Third, reaffirm Canada's international peacekeeping role and rehabilitate Canada's reputation as respected internationalists. The government has squandered away that reputation, but it is not the reputation that we are concerned about so much as the fact that we are neutering ourselves, we are eroding our very credibility as a true internationalist in a world that cries out for international co-operation and international solutions.
Fourth, the federal government must be again an equal financial participant in public and non-profit services in the areas of health and post-secondary education.
We have built something very precious in the country and it is under severe strain. It is a system of public services, health and education foremost among them, which held in them the promise of what it truly meant to be a Canadian. No matter where we lived, no matter what our financial circumstances we could depend upon these vital services. They have been a critical part of the Canadian dream and the Canadian reality that has been slipping away because of government decisions.
Fifth, we must develop a comprehensive strategy to eradicate child poverty.
It is a national disgrace of monumental proportions. The government came to power on a promise to eliminate child poverty. Every member of parliament stood in their place and voted to eradicate child poverty by the year 2000. I will not dwell on the disgraceful record of the failure of the government to seize this challenge. However let me remind all members that poverty during this period has remained at 18% among children. Let us compare this to Sweden, as an example. When parliament voted in 1989 to eradicate child poverty, Sweden's child poverty was 19%. Today it is at 2%. Why? Because its government understood that it was the programs, the services and the economic and social policies it adopted that were the means of eradicating child poverty.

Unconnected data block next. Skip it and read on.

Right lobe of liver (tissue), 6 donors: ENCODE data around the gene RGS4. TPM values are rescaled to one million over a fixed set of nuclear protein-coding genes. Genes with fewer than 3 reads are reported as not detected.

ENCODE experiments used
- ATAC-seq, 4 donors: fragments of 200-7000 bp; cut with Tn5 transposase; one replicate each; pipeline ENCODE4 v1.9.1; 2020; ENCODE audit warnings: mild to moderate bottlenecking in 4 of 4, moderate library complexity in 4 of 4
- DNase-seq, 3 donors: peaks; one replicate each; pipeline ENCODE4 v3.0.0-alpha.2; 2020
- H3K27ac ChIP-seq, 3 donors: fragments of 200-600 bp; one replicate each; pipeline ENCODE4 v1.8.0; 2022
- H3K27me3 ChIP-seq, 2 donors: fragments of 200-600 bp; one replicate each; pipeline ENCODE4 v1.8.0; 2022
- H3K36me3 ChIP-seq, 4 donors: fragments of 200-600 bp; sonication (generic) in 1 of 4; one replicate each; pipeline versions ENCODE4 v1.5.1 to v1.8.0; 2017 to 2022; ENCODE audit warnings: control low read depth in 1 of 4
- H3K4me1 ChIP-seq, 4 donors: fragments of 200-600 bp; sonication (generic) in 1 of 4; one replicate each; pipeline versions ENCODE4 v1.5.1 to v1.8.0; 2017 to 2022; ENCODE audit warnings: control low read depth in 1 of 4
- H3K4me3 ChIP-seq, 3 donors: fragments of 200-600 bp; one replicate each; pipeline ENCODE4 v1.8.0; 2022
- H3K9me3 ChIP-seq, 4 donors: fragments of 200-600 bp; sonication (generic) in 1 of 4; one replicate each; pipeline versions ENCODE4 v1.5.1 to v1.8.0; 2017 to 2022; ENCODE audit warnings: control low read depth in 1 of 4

Sixth, we must make sure that all commercial agreements provide protection mechanism for labour standards, human rights and the environment.
I am very briefly going to summarize the remaining elements of our 12 point program.
Seventh, enable primary producers and Canadian farm families to compete with foreign subsidies and reject continental energy and water policies that endanger Canadian control over our natural resources.
Eighth, strengthen Canadian communities, large and small by reversing the deterioration of our municipalities with stable funding and strategic infrastructure investments.
Ninth, celebrate immigration as a cornerstone of Canada, restoring respect for diversity and humanity in our immigration practices.
Tenth, reaffirm fair taxes, sound monetary policy and full employment as critical tools for accomplishing our collective economic and--